#0109 I myself did not know him, but the one who sent me…told me

Scripture relevant to today’s posting…

1 In the beginning was the Word, and the Word was with God, and the Word was God.

2 The same was in the beginning with God.

3 All things were made by him; and without him was not any thing made that was made.

4 In him was life; and the life was the light of men.

5 And the light shineth in darkness; and the darkness comprehended it not.

John 1:1-5 (KJV)

Today’s posting is part 11 of the new series: “Words of the Bible vs. the WORD”. This series is based upon material to be included in my new book. As I am inspired to write this, I am posting these ideas on-the-fly, so they will be fleshed out and edited more before they get incorporated into the book. Today, as we did the last time, are going back to the original source scripture for Apostolic Authority; but today we’re going to be coming at it from a different angle. What if Jesus wasn’t telling Peter that His intention was to build His church upon him; but on a different rock?! To help us we’re going back to the 1st Chapter of John.

Words of the Bible vs. the WORD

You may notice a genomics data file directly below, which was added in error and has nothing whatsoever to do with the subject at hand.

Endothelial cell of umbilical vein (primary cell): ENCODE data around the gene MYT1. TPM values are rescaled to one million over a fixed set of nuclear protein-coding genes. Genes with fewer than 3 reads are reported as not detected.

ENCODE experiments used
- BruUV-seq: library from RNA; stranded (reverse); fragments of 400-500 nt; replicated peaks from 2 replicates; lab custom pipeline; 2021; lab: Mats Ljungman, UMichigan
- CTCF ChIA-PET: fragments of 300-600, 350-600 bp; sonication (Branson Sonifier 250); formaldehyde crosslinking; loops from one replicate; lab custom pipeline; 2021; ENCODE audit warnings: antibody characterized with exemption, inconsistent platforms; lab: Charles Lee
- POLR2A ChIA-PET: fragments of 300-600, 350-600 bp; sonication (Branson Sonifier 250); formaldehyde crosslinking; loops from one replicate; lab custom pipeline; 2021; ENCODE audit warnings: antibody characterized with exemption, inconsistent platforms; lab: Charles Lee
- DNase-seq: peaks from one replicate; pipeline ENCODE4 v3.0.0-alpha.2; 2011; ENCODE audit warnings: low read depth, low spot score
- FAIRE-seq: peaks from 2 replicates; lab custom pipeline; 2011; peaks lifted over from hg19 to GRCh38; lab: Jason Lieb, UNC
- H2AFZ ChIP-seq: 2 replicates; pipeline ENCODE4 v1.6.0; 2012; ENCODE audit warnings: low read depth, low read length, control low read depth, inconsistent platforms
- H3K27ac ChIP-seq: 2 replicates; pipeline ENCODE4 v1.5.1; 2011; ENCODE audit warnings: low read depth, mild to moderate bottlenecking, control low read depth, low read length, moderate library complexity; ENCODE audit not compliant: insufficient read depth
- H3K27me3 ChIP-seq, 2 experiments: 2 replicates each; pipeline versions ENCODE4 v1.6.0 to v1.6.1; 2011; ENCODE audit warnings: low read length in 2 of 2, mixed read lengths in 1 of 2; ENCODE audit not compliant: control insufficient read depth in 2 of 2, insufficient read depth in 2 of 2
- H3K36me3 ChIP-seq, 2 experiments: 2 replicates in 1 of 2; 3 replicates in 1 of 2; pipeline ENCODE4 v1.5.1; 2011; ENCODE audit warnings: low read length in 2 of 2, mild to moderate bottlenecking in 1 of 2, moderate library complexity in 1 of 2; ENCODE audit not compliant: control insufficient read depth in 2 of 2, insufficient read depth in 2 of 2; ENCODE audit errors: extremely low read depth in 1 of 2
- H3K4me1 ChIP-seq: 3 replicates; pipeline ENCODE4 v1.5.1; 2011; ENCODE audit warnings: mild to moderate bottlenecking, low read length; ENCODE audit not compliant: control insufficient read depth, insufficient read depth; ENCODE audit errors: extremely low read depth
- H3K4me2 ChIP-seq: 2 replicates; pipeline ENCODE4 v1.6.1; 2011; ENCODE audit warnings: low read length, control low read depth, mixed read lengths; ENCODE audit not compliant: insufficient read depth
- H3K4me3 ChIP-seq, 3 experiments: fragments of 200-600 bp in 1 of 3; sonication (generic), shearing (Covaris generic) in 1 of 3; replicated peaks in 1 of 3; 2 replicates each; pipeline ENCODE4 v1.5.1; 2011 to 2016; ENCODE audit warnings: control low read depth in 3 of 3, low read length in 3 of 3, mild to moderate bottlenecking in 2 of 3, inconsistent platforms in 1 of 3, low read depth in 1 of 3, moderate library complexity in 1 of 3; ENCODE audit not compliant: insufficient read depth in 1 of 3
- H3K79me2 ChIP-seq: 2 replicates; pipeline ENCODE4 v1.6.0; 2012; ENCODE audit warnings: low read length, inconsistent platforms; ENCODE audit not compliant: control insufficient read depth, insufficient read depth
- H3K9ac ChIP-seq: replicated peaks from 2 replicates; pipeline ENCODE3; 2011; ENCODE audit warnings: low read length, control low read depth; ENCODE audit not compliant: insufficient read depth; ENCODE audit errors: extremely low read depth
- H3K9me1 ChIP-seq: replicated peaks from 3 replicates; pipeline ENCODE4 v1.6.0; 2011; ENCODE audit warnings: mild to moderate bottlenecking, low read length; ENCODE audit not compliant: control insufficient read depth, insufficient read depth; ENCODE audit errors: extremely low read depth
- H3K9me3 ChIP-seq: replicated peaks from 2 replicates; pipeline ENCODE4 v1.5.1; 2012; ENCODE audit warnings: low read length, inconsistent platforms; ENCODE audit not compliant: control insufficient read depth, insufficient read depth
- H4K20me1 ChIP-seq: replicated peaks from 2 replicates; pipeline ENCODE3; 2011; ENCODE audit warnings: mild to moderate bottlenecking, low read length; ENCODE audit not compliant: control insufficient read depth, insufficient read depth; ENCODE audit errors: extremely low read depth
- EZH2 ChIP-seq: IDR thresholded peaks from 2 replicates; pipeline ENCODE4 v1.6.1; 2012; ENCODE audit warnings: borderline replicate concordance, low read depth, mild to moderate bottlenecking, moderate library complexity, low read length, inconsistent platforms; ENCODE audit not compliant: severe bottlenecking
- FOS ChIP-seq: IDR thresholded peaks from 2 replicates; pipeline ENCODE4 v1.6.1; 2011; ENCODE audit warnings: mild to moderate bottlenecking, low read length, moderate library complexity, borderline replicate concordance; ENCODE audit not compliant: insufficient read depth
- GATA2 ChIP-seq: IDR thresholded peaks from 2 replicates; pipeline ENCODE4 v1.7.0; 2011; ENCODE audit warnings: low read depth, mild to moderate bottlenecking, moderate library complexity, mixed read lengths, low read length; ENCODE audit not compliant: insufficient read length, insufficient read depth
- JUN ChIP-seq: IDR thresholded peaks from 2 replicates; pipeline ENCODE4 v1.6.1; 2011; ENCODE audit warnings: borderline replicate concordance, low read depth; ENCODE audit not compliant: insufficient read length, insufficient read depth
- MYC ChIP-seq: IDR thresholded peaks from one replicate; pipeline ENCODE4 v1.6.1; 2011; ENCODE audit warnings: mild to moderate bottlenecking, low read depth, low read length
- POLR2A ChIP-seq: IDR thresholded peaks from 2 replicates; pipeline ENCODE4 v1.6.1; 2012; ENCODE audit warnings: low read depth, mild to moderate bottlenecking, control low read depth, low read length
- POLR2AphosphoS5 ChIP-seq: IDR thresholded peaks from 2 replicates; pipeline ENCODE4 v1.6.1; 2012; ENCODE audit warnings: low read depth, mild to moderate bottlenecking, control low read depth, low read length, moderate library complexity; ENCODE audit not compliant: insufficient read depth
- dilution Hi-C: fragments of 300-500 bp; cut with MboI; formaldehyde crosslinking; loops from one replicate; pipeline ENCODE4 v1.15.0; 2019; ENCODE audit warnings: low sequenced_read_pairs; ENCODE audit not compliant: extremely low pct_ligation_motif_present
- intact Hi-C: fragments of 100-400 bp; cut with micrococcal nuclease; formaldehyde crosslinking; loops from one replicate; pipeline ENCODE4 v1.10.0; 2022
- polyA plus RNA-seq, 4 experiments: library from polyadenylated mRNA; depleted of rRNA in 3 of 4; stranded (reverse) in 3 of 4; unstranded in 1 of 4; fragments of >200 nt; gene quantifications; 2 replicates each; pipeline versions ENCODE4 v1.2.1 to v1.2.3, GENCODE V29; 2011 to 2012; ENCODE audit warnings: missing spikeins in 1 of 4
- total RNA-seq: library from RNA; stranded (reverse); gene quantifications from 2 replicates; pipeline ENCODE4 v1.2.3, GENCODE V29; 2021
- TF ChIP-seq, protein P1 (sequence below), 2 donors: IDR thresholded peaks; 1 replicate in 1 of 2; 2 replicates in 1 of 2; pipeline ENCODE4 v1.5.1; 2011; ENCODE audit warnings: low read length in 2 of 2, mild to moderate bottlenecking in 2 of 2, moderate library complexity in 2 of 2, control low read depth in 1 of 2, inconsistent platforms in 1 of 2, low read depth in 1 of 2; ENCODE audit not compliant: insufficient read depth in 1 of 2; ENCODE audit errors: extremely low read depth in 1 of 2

The Catholic interpretation of this passage puts a completely different tone and objective to this encounter. Not only does their version put Peter in a position he doesn’t belong (nor wishes to be in), it totally eradicates the truth about this important exchange between Jesus and His disciples. If the Catholic interpretation of the Matthew 16: 16-18 scripture had not been unleashed upon the Christian spiritual landscape, Catholicism never would have been launched along with its claim to Apostolic Authority. Further down this line of thinking; without Apostolic Authority it wouldn’t have been necessary for Martin Luther to begin a Reformation Movement in a bid to take back authority from the Catholics. If Jesus wasn’t calling Peter into the role of the foundation of the Church; what was He doing? Let’s look at the verses again. Let’s play with the phrases for a minute (we can always put them back the way they were in the end, don’t worry). In verses 18: And I tell you that you are Peter, and on this rock I will build my church…; let’s take out the words: you are Peter, and. Now we have: And I tell you that on this rock I will build my church. Next let’s reconnect our edited phrase to 17 and see what we get:  17 Jesus replied, “Blessed are you, Simon son of Jonah, for this was not revealed to you by flesh and blood, but by my Father in heaven. 18 And I tell you that on this rock I will build my churchSo what’s the rock Jesus is talking about here? Maybe Jesus was referring to the way God the Father was able to reveal something directly to Peter without using any flesh and blood middle men in the process; such scribes or Pharisees or the like. If we can keep this idea on the table long enough we can consider some new implications that might present themselves. One such implication is now there is a possibility if not even a likelihood that some—or all—of the other disciples were getting the same revelation from the Father as Peter got. To see if this notion is a valid one, we can go back and have another look at John 1. This time we’ll pick the story up at verse 29.